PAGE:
Talk:Perceived location of touch
JB, JM: Our responses are appear after each comment:
I found the article by Brooks and Medina to be interesting and scholarly, and I look forward to it being published as part of the Scholarpedia initiative. The major problem I had with the article was the brevity and the lack of clear connection between the various ideas considered. More details and connections are necessary for the article to be clearly understood by a wide audience. Specific comments follow.
1. I would suggest the authors include an S1 homunculus diagram in the article, and maybe also include a periphery to S1 wiring diagram.
We have included an S1 homunculus diagram. We have not included a periphery to S1 diagram, as we were not sure how it would aid the reader.
2. A longer introduction to numbsense might be useful for those unfamiliar with blindsight. More pressing is that the discussion of numbsense starts by presenting numbsense as providing good evidence for the dissociation of detection and localisation but then veers into a discussion of the weakness of the evidence for numbsense, thus undermining the original point. The authors move too quickly and need to nuance the strengths and weaknesses of the numbsense findings so that they do not annihilate each other on the page.
We have removed any mention of blindsight – but have linked to the Blindsight Scholarpedia section under further reading. The section is now reframed to be upfront about there being two views on numbsense.
3. The discussion of the Harris experiment suffers from similar problems. I think a diagram of the setup might help. Certainly the authors need to make the central issue - that participants can localise without reporting that they felt the touch - more abundantly clear.
We made a flowchart showing why the forced choice method (for detection and localization) is better for evaluating potential cases of numbsense. In healthy individuals it is clear that this is a serial process in which localization is dependent on detection. However, it is unclear in individuals with numbsense. See also changes in the text.
4. The discussion of experiments detailing responses to near-threshold touch stimuli in healthy controls was also challenging. The authors step from mentioning weaker tactile stimuli being localised with more variability straight into weaker touch being localised towards a specific part of the body (the middle of the forearm). That is a confusing step that changes the reader's focus too quickly. Subsequent steps into models and memory biases are also too sudden and need more expansion and connection.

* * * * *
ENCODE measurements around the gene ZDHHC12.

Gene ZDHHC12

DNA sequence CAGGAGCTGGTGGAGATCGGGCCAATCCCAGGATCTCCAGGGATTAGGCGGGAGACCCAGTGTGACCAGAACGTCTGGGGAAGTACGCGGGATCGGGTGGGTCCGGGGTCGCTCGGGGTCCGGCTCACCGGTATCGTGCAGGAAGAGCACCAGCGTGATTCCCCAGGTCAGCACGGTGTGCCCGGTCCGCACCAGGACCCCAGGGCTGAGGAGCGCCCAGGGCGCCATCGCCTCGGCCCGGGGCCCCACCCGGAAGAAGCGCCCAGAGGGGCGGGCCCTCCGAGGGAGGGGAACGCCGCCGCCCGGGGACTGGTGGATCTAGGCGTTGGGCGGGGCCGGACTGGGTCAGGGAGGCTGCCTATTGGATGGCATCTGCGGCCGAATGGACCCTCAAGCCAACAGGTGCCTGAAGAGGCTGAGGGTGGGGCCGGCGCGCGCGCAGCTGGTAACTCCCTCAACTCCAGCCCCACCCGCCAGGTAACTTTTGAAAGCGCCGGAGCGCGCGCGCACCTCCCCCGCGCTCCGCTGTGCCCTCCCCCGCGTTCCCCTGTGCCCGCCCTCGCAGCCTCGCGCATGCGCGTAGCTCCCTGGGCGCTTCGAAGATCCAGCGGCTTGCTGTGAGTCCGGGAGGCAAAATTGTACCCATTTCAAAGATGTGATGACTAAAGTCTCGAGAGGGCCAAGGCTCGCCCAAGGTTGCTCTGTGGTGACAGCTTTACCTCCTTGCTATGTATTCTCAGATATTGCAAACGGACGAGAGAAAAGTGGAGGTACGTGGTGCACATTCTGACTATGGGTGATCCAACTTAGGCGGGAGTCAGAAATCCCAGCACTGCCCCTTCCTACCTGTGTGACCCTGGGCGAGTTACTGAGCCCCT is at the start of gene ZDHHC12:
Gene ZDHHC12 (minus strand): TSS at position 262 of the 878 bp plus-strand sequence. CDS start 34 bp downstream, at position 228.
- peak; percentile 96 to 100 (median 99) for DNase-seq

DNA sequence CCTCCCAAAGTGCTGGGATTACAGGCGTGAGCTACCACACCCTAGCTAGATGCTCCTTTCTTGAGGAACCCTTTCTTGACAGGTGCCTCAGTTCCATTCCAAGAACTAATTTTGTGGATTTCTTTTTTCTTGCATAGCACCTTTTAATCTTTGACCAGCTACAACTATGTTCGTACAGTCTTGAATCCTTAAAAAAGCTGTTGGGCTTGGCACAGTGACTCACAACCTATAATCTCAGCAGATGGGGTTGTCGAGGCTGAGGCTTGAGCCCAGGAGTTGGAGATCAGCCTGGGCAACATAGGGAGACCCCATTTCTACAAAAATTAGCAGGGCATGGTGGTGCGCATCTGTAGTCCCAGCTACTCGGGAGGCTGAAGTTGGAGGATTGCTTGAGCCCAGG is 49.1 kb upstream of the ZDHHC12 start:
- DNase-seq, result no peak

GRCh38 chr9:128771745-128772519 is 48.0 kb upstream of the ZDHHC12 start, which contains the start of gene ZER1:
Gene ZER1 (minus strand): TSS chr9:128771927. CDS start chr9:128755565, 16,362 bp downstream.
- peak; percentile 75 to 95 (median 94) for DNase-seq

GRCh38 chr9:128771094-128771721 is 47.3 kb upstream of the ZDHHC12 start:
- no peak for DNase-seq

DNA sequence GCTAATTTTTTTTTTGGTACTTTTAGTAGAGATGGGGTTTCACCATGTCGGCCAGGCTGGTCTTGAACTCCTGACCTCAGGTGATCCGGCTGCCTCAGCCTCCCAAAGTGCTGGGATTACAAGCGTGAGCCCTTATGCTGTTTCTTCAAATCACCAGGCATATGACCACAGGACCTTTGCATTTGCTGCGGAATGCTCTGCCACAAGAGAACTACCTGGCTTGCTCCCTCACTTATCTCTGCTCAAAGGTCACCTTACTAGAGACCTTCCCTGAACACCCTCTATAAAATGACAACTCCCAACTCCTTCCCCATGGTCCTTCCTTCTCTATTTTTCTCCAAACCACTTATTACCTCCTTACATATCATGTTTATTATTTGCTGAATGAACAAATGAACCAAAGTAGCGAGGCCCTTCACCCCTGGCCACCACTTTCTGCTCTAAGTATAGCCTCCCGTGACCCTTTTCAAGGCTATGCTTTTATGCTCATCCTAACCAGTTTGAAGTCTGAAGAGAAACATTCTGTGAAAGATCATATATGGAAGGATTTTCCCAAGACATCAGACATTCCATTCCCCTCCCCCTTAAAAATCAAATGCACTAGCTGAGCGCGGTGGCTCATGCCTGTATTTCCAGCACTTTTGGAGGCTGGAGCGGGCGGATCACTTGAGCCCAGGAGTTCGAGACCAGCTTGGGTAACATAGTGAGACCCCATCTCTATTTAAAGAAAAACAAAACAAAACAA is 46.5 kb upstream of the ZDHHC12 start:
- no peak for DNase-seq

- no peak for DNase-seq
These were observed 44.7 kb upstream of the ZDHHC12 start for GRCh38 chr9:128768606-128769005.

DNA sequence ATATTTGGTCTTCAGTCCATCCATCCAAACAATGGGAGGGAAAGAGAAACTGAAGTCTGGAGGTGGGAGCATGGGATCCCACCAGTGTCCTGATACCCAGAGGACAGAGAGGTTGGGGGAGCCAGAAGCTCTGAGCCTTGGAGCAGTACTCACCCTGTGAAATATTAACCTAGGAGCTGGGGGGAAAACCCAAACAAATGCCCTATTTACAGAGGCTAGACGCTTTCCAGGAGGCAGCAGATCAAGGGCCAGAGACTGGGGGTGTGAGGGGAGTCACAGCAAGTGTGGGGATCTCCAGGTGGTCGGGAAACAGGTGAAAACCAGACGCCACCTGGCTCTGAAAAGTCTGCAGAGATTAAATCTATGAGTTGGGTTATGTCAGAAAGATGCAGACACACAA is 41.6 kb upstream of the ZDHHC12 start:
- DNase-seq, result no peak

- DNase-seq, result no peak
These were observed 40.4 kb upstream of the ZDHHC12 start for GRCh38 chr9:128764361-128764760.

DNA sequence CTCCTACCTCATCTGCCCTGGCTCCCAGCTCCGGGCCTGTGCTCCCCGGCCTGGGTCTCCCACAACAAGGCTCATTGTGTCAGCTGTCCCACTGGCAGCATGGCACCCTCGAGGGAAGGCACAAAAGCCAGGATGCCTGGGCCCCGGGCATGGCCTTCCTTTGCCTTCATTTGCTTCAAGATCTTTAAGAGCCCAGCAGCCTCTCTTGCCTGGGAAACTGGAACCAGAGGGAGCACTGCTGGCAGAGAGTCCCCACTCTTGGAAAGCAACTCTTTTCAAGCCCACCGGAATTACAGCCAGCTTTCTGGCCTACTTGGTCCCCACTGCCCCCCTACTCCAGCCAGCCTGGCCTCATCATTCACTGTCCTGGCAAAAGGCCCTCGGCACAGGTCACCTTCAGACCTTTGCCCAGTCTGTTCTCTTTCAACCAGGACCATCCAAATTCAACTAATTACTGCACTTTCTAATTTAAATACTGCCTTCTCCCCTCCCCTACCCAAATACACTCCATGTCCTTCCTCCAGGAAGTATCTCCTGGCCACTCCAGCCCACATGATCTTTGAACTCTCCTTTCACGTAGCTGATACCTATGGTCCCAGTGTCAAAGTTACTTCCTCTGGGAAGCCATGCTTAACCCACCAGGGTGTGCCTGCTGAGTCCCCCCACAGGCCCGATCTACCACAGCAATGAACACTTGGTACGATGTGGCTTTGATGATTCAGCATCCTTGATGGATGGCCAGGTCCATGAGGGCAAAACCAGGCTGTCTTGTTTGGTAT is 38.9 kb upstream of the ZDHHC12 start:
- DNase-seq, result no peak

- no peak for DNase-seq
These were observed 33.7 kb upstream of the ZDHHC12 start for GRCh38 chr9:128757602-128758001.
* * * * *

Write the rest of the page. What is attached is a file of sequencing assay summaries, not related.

The section has been reorganised to draw upon the similarities of the central biases observed in stroke patients and in healthy individuals (with weak stimuli), and then put forward reasons why this might be so.
5. I struggled to understand how the Pinocchio illusion illustrates the multiple representations of the body integrated with output from S1. S1 provides a relatively fixed body schema, but the nose is felt to elongate immediately. I also struggled to understand the relevance of localisation changing during the illusion.
We have described this in more detail – we suggest that there could be separate processes for representing the body and perceiving location, but that it appears distortions of higher order body representation do influence localization.
6. The discussion of temporal order judgment being challenged by crossed limbs was easier to follow (though it could be made easier with a diagram) but, again, I struggled to find the relevance of the slowed temporal mapping in the crossed situation. In general, the article might benefit from a clearer statement at the start about the gaps in our understanding and what they are aiming to argue for with their article.
See figure 4 and changes to text.
7. In the final section, the authors mention "that most illusions do not have a long lasting effect on pain" (although they miss the "a") but the "illusions" have not been described earlier in the article. Similarly the "conditioning stimulus" is not explained.
See in text. We have removed conditioning stimulus.